And then there are relics. Kinney tells various tales of collectors: people who not only listen to the music, or collect rare recordings, but seek out physical objects somehow related to the singer. As I was most intellectually interested in the hermenauts close reading Dylan's texts, so I felt most sympathy for the people whose lives have been in many ways hindered by their quests for Dylan's stuff. I inherited a collector's personality from my father, though I hope I've also learned from his negative example, because for all the pleasure it sometimes brought him, his quest for the stuff (in his case, militaria, guns, etc.) in so many more ways limited his life. On the other hand, like so much else in fandom, collecting seems to have given the Dylan collectors a sense of purpose as well as a sense of community.
Relics are also religious, a kind of objective correlative for the zeal of worship. The Benjaminian aura becomes for some people even more important in the age of mechanical reproduction. Is anybody who really cares about a work of art impervious to this? I was recently at the Rosenbach Museum and Library in Philadelphia, where a friend works, and getting to see and even hold so many unique items of literary history was overwhelming. "I now know what people mean by 'religious experience'," I said. I understand the impulse to buy the windows of Dylan's childhood home, even as I recognize that such an impulse is absurd. Kinney's book conveys both the attractions of the impulse and the absurdity.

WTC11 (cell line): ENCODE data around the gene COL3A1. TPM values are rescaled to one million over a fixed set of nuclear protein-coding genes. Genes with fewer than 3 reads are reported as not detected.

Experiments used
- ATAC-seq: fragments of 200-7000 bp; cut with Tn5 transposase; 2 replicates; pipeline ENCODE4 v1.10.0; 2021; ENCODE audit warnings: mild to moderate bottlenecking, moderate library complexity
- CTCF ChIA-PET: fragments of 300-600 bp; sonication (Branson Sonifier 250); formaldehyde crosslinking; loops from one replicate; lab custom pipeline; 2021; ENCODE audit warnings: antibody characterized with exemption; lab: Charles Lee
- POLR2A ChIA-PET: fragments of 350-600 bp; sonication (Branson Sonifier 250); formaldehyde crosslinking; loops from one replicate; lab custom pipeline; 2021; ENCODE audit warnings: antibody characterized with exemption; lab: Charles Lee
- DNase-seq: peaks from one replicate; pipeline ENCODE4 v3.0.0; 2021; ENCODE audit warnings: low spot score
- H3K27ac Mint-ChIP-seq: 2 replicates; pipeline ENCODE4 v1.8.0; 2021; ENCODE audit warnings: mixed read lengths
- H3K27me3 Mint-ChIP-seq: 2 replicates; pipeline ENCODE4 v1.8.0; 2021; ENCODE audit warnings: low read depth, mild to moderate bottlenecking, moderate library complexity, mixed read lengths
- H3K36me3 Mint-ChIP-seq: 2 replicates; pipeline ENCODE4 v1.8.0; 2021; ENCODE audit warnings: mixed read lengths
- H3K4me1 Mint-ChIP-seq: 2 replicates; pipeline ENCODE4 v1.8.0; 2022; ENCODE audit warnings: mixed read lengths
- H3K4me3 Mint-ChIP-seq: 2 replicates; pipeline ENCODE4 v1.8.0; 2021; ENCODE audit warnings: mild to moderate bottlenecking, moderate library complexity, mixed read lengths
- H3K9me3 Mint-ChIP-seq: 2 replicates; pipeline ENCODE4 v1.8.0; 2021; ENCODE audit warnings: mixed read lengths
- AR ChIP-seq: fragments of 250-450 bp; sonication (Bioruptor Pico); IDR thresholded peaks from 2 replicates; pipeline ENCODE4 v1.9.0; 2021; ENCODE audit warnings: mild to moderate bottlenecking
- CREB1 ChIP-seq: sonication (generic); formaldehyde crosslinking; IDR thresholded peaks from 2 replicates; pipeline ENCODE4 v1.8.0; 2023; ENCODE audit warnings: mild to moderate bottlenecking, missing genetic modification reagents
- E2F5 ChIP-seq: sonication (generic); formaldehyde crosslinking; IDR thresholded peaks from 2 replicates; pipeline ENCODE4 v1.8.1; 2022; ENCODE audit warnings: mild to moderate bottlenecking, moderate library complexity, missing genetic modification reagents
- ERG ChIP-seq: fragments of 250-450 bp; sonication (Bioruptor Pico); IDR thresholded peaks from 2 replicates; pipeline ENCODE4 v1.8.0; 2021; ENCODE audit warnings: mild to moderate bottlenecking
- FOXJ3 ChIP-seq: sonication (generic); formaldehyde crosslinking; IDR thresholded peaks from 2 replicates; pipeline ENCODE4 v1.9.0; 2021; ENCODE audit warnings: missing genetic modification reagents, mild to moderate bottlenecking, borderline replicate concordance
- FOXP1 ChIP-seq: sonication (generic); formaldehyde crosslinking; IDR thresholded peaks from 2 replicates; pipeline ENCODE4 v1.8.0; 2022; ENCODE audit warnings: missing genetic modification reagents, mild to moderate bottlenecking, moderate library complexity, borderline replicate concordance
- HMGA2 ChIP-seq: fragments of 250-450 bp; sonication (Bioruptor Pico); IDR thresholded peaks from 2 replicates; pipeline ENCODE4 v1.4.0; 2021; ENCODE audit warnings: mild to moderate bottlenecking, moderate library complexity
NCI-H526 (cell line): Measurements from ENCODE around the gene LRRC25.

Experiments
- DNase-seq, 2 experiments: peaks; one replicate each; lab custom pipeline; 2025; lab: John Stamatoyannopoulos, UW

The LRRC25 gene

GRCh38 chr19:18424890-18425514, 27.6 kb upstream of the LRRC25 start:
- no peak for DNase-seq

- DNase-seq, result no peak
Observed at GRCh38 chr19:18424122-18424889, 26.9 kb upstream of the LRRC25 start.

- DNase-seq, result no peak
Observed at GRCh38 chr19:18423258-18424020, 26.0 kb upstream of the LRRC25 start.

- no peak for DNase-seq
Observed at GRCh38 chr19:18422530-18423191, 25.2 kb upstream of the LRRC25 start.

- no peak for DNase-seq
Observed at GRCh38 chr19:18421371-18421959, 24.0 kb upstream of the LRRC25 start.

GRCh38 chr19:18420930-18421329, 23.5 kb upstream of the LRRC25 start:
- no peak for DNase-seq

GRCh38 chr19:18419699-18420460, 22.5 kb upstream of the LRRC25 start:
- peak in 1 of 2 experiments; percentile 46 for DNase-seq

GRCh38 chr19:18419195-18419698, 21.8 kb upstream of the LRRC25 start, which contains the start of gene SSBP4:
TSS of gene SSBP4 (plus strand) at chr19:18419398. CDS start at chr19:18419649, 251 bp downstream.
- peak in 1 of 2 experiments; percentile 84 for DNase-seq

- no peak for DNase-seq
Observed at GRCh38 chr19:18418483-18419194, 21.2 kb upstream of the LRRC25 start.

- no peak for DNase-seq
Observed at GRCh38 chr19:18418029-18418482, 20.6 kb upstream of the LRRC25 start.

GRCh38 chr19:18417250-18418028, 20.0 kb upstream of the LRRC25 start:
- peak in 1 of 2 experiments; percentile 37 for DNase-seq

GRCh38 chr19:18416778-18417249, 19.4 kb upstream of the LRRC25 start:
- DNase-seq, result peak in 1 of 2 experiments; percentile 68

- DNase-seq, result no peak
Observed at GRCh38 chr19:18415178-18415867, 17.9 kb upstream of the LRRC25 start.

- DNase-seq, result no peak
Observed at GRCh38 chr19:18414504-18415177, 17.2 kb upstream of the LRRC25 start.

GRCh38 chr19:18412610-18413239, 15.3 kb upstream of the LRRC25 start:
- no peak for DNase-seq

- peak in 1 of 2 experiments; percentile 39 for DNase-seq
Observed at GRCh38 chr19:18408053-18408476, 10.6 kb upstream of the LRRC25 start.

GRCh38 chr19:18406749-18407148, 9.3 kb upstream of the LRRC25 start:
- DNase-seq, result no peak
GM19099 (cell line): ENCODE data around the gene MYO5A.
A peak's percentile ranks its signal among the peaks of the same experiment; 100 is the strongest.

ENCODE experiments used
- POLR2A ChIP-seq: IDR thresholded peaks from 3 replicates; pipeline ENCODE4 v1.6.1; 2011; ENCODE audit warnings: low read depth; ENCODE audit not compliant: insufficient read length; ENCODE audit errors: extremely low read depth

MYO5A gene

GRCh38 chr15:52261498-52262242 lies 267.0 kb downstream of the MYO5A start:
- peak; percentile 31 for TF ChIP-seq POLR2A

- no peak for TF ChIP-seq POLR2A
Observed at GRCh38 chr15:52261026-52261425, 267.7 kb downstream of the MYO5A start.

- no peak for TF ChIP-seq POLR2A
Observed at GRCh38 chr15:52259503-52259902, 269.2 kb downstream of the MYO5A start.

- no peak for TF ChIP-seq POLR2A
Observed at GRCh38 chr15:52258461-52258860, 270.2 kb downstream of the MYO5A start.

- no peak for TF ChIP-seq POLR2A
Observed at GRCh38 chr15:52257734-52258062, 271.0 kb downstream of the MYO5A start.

This paragraph toward the end of the final chapter is especially revealing of the complexities that Kinney is able to find in the subject of Dylan and his most passionate fans:
What must it be like to be Dylan, the music writer Paul Williams once wondered, and carry around "the half-formed dreams of millions on your back"? Dylan always had been afraid of his followers, and Williams could understand why. "Their relationship with him is so intense, they expect so much, and more than once over the years they've turned really nasty when he chose to deliver something other than their notion of who 'Bob Dylan' should be." Williams wrote that in the aftermath of the first gospel concerts in 1979, but he just as easily could have said it after Another Side in 1964, Newport in 1966 [sic], Nashville Skyline in 1969, Live Aid in 1985, or London in 2009. So many controversies. So much disappointment. Dylan acted entirely unfazed: "Oh, I let you down? Big deal," he said once. "Find somebody else." More than one fan really did wish he had died in the motorcycle wreck in 1966. It would have been better that way. He'd have been frozen in his glory. Instead he got old. He kept putting out new records and doing shows. He kept confounding.One of the effective choices Kinney makes is to set the book up as a kind of biography. It generally, though not slavishly, follows Dylan's career from the early days to later. The Dylanologists become a cast of characters, moving in and out of the narrative. These two structural choices sometimes can be frustrating or feel a bit strained, but nevertheless give the book a unity and sense of narrative momentum that wouldn't otherwise be available. I expect readers' interests will ebb and flow depending on which types of Dylanologists they themselves find most interesting, and it's also likely lots of people will want to know more about particular people and less about others, making it difficult to say the book is entirely satisfying, but Kinney's interest is not so much in individual manifestations of Dylanology, but in how the idea of Bob Dylan gets kaleidoscoped through the many different ways of hearing him, seeing him, loving him, and hating him. I'm Not There did something similar in a more abstract way, and it might make a good companion piece with The Dylanologists, certainly more so than any conventional biography, which can really only tell us so much, and very little of what truly illuminates the work. Whether The Dylanologists can illuminate the work depends on what you desire for illumination. Certainly, it illuminates the quest for illumination.